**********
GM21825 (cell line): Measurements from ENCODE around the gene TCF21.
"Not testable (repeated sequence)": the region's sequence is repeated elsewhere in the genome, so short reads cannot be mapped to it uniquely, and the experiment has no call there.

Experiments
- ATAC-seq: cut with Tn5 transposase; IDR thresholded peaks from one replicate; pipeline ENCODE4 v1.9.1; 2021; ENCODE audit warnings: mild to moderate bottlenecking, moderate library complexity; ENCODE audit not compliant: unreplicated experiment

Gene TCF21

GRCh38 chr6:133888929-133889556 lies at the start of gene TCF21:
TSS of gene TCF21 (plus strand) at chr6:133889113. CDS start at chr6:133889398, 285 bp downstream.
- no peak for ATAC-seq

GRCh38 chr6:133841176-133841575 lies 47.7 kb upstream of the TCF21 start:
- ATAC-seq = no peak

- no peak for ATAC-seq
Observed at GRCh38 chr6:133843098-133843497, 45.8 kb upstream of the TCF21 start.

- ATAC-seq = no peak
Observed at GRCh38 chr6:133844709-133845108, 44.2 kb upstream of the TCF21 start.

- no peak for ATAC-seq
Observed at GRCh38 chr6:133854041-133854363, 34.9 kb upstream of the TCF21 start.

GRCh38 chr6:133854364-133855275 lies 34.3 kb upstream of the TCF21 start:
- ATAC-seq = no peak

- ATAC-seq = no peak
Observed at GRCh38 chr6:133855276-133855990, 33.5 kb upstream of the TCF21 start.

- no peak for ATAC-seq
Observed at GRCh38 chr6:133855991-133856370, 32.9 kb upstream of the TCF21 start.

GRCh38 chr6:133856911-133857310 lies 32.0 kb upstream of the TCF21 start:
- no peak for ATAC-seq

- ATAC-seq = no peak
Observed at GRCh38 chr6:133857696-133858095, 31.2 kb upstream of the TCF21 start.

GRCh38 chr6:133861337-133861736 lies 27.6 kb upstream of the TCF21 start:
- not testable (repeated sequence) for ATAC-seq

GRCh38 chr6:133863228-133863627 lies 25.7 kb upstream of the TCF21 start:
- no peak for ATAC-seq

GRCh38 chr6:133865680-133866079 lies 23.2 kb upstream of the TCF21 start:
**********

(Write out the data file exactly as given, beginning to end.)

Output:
GM21825 (cell line): Measurements from ENCODE around the gene TCF21.
"Not testable (repeated sequence)": the region's sequence is repeated elsewhere in the genome, so short reads cannot be mapped to it uniquely, and the experiment has no call there.

Experiments
- ATAC-seq: cut with Tn5 transposase; IDR thresholded peaks from one replicate; pipeline ENCODE4 v1.9.1; 2021; ENCODE audit warnings: mild to moderate bottlenecking, moderate library complexity; ENCODE audit not compliant: unreplicated experiment

Gene TCF21

GRCh38 chr6:133888929-133889556 lies at the start of gene TCF21:
TSS of gene TCF21 (plus strand) at chr6:133889113. CDS start at chr6:133889398, 285 bp downstream.
- no peak for ATAC-seq

GRCh38 chr6:133841176-133841575 lies 47.7 kb upstream of the TCF21 start:
- ATAC-seq = no peak

- no peak for ATAC-seq
Observed at GRCh38 chr6:133843098-133843497, 45.8 kb upstream of the TCF21 start.

- ATAC-seq = no peak
Observed at GRCh38 chr6:133844709-133845108, 44.2 kb upstream of the TCF21 start.

- no peak for ATAC-seq
Observed at GRCh38 chr6:133854041-133854363, 34.9 kb upstream of the TCF21 start.

GRCh38 chr6:133854364-133855275 lies 34.3 kb upstream of the TCF21 start:
- ATAC-seq = no peak

- ATAC-seq = no peak
Observed at GRCh38 chr6:133855276-133855990, 33.5 kb upstream of the TCF21 start.

- no peak for ATAC-seq
Observed at GRCh38 chr6:133855991-133856370, 32.9 kb upstream of the TCF21 start.

GRCh38 chr6:133856911-133857310 lies 32.0 kb upstream of the TCF21 start:
- no peak for ATAC-seq

- ATAC-seq = no peak
Observed at GRCh38 chr6:133857696-133858095, 31.2 kb upstream of the TCF21 start.

GRCh38 chr6:133861337-133861736 lies 27.6 kb upstream of the TCF21 start:
- not testable (repeated sequence) for ATAC-seq

GRCh38 chr6:133863228-133863627 lies 25.7 kb upstream of the TCF21 start:
- no peak for ATAC-seq

GRCh38 chr6:133865680-133866079 lies 23.2 kb upstream of the TCF21 start: